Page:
This is not to say that we should altogether abandon care and caution and all measure of preventing danger or death. Sacrifice is a good and needed thing of any society; if we all lived only for ourselves we would not be a society. I am not advocating for any form of response to the virus. I am not a scientist or a healthcare worker. I do not have an ideology. I know no more or less than anyone else.
…that it is fine entire industries and livelihoods are destroyed and on mass people fall into unemployment or bankruptcy, that human contact be criminalised, that protest be criminalised too…
But there is only so much of oneself one can sacrifice before we sacrifice ourselves completely.
I am unsure of there ever being a time in which so much has been sacrificed for a single goal – how did we just accept that younger generations should not receive a proper education, that medical patients suffering any other kind of condition should not be properly treated, that it is fine entire industries and livelihoods are destroyed and on mass people fall into unemployment or bankruptcy, that human contact be criminalised, that protest be criminalised too, all of in the name of ‘getting the numbers down’. All this, for something with an average age of death higher than the country’s life expectancy.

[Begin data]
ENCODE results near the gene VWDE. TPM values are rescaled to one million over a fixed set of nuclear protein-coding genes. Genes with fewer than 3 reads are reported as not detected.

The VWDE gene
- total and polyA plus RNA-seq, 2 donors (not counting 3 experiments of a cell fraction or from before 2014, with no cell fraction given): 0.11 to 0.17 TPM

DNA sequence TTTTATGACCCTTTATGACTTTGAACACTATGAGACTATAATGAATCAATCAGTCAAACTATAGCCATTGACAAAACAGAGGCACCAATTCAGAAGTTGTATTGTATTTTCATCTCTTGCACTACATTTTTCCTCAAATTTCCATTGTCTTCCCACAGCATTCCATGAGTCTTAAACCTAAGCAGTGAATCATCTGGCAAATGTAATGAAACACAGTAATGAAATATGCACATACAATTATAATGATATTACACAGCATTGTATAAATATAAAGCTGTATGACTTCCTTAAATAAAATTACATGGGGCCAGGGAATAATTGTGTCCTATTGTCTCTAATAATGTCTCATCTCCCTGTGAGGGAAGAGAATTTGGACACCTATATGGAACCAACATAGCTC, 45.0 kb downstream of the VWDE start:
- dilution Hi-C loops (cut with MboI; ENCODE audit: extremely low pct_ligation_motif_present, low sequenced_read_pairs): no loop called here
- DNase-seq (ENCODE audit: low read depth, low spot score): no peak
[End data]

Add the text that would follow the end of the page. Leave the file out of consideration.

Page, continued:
When did we a pass the point of all this being acceptable?
Why is any questioning of all what we’ve done immediately curtailed? ‘Covidiot’ they’ll cry at anyone presenting a view at odds with the orthodoxy…
Will losing all that we have, for as long as we have, really be worth it in the end?
What does the future for us hold after this?
A series of definitions for the word ‘living’:
- A: having life; B: active, functioning.
- A: exhibiting the life or motion of nature; B: exerting force or containing energy.
- A: full of life or vigour; B: true to life; C: suited for living.
I have life; it is neither active or functioning. I am not exhibiting the life or motion of nature; the longer I live like this, neglecting natural human needs such as physical, social contact and replacing them with pale technological imitations, the further I detach from nature and from myself. I do not exert force for force is exerted upon me to live like this. I do not contain energy, only lethargy.
I am not full of life – as a matter of fact, death would be preferable to another year of this. I am not of vigour; I feel weak and I’m of ill health. This is not true to life; this is not suited for living.
Therefore: how is this living?
About the author
Twenty-one-year-old Tom McCann is Hastings born and bred as were his father and grandfather before him. Like many of his contemporaries he is struggling with a world that he sees is forcing its people to behave in ways that are at odds with our natural instincts.